Thursday, October 29, 2015

sexism in hospital treatment, and 10-day update

I rarely reproduce other articles here. Usually if something strikes me as interesting, or a point of reference, I'll add a link to my writing, but directing readers to an entirely different article is not a common practice for me. Having said that, *this* one deserves this space. I can so totally relate to so many aspects of it. So interesting to me to think about pain in men being seen differently than pain in women.

There is a [fairly minor] part where the author talks about retelling the traumatic story. All the people around you have heard it, possibly many times, in it's different aspects, but for you it's not over. You know you can't keep talking about it with the same people, but it still needs to be talked out and heard. That is why I started writing this blog eight years ago, actually.

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I wasn't going to write anything else for this blog entry, but as I said, the story just needs to be told. Not that there is a huge story coming or anything, but just that today is the first real downer-day (anyone remember Debbie downer? Just popped into my head. Google it if you don't know. Funny stuff!) since the surgery 10 days ago. I have been seeing very steady improvement from day to day. Today is actually the day I am going back to Tel Aviv to get the stitches out and have the first post-op check with the surgeon. And for some unknown reason, today has been awful. I am in so much pain, I even took Advil for it. I haven't taken pain meds at all with this, really. A few Advils the first few days, that's it.

Every time I get chilled (the weather is very slowly getting incrementally less hot... I hesitate to say cooler) I think a fever is coming on. It's not, but I still have the infection fear so deeply embedded in my conscience. I am past the time of post-op infections, so intellectually I know it's a pretty good guess that I am OK. But I always- I mean ALWAYS- have that lurking thing in the back of my head that wonders if This Is It. That "do I have another infection" ghost. It is my constant companion, all the more magnified after surgeries.

The pain I am having is normal, I am sure. My glute muscle is extremely sore, as is the whole length of my thigh muscle, as well as the raw-feeling joint. I know that things were cut and lots of work was done in that joint, and it's going to hurt as it heals. Until now I had been feeling improvement every day. That, to me, was extraordinary. I'm just disappointed to be in so much pain today. You can imagine. 

Another complint, if you could indulge me? It is hard to stay asleep at night- I am a side sleeper... usually right side because for eight years now the left side has been the bearer of surgeries, and is sore and off-limits to lean on. Now after surgery (as well as before to a certain extent) the right side hurts and does not let me roll onto it. I hate back sleeping, so I wake up after having turned myself over and caused myself pain- either side. I wake up tired and not wanting to get out of bed. Today I just didn't want to deal with the pain. I came back to bed after I ate. I'll get up soon to get ready to go to Tel Aviv.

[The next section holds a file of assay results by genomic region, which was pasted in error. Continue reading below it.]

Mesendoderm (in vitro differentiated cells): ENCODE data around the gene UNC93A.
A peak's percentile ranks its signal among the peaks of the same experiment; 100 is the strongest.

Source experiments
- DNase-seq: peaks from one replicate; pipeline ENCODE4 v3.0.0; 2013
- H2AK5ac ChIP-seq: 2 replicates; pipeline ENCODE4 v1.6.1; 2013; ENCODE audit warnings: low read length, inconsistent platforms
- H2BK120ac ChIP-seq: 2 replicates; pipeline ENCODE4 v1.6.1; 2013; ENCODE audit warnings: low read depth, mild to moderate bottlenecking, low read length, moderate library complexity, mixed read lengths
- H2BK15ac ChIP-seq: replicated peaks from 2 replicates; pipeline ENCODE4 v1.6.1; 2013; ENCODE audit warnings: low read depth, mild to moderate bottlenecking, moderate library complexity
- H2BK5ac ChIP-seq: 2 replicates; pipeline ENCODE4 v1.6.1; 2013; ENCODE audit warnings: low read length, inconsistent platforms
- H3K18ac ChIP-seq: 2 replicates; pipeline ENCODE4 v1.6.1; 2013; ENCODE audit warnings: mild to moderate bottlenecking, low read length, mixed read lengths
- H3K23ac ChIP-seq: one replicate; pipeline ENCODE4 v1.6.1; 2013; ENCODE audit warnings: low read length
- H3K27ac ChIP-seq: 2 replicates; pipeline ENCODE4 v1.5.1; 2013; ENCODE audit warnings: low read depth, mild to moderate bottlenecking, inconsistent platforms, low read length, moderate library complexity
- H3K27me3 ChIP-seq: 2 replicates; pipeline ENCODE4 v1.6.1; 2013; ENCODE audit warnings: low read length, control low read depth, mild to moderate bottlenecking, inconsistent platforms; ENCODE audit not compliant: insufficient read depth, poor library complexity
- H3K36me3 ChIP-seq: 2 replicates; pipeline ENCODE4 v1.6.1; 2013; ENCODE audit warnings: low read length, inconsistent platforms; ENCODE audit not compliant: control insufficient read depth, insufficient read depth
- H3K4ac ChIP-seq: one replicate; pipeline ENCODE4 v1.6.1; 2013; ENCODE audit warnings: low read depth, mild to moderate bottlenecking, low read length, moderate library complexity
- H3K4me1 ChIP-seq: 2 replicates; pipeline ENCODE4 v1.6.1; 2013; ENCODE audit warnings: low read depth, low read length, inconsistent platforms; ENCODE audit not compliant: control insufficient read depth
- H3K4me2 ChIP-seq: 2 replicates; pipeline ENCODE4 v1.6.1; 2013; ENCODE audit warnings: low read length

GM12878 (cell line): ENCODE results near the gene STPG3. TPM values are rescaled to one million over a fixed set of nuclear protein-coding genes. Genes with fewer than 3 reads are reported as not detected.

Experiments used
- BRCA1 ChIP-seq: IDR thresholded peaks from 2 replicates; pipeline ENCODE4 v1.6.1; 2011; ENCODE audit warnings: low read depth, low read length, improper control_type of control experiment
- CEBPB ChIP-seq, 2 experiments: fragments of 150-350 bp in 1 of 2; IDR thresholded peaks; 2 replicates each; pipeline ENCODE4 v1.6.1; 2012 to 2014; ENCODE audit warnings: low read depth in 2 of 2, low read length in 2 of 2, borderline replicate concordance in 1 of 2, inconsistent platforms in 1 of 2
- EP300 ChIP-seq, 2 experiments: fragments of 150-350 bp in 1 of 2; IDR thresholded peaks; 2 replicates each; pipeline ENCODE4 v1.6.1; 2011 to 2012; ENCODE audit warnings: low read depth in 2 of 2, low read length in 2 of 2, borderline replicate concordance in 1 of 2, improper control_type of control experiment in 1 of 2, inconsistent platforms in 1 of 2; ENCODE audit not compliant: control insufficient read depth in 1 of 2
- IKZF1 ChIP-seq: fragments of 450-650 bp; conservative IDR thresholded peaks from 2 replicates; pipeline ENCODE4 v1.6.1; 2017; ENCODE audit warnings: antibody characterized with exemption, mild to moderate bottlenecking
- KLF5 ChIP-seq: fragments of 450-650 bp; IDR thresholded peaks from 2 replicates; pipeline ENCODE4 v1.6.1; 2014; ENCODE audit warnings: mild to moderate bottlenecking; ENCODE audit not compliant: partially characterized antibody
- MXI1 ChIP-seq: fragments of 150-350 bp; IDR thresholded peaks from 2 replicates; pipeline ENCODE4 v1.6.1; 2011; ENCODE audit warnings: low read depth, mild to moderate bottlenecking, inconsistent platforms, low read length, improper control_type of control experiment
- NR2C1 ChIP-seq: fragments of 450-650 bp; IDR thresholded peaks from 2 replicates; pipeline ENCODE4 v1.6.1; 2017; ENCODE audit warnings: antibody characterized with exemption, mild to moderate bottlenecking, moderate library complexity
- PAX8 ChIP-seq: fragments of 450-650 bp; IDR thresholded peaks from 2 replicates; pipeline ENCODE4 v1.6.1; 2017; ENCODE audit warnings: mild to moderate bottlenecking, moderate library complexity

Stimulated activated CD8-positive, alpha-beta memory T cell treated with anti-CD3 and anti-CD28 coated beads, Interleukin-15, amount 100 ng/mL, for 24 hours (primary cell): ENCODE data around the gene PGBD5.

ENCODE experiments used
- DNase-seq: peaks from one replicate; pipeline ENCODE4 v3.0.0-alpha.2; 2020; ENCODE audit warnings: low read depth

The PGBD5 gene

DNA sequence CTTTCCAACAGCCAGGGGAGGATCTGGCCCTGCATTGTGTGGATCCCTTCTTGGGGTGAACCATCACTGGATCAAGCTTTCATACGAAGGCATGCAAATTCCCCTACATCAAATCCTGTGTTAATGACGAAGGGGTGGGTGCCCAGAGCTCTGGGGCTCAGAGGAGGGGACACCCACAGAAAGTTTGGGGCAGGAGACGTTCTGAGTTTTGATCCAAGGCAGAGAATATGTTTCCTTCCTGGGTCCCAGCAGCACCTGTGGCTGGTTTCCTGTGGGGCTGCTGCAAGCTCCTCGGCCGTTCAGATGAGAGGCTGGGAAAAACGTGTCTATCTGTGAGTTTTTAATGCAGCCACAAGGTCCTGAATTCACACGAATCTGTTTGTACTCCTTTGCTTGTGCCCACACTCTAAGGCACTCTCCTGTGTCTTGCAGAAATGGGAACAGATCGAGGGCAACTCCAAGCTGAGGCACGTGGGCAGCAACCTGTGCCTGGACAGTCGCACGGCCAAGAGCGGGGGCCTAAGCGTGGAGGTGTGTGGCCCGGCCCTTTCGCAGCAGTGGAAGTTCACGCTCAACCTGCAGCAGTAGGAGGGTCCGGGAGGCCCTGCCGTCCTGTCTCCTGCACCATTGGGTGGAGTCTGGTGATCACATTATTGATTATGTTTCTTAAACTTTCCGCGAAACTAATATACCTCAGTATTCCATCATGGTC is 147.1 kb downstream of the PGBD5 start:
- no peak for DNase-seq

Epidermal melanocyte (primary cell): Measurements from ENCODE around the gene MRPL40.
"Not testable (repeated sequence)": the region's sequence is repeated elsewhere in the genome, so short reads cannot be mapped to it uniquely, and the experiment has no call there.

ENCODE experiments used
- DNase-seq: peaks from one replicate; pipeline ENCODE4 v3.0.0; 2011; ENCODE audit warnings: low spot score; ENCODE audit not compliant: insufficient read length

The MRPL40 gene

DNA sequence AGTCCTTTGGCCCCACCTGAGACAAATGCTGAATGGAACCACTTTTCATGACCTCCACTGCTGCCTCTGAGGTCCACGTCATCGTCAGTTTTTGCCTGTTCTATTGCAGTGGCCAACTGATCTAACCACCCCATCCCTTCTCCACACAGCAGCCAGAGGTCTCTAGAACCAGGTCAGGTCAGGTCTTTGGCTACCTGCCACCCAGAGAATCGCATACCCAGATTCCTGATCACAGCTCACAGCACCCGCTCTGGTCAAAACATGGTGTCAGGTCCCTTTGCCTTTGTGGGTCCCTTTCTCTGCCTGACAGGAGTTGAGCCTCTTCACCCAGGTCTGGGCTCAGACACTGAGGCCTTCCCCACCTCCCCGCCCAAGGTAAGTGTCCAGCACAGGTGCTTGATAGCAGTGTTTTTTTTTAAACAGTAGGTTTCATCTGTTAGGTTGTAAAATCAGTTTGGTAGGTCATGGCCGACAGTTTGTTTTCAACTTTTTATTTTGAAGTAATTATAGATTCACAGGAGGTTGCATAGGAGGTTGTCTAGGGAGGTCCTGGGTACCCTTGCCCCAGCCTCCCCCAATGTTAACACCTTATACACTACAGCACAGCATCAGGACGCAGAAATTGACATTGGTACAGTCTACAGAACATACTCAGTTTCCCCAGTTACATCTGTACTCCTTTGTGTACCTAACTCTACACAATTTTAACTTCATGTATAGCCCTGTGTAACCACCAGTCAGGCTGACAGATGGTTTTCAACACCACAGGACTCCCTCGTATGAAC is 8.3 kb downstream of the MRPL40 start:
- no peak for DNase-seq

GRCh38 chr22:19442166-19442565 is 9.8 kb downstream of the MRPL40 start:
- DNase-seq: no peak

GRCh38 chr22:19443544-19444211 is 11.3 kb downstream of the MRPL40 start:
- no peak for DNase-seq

It'll be OK. I know. I am just so sick of hurting, though. So. So. Sick. Of. It.
Thanks for being here for me. I don't say that often enough.


  1. I read a similar article about how Israeli women don't get pain killers after cesareans etc I had to take Jay with me to get info from a specific doctor because he talked to me like I was retarded. When Jay was present his whole manner and info given changed. I didn't go back to him. I still don't understand how with all the specific tests you did they didn't see that your hip bones were calcified ..seems like a simple X-ray would have shown that. Hope your check up today was good.

    1. My orthopedist did know that there was a certain amount of calcification, and at one point he wasn't sure if he could do the surgery because there isn't enough cartilage. Then I had more x-rays done, and he studied them, and decided that there was enogh cartilage. But, there wasn't, in actuality. I am not at peace about how things happened, I think I could have avoided the next surgery by going for the hip replacement now if I knew it was totally calcified. Now I know I'm going to need another surgery. We don't know how long I'll get on this repair, so no telling when, and what;s done is done, so let's hope I get 5-10 pain-free years.

    2. We think medicine is so advanced and has all the answers but sometimes it's just not enough. I hope this will be a good fix for you for the time being. Shabbat Shalom

  2. I hope you're feeling in less pain and that your doctor's visit went well.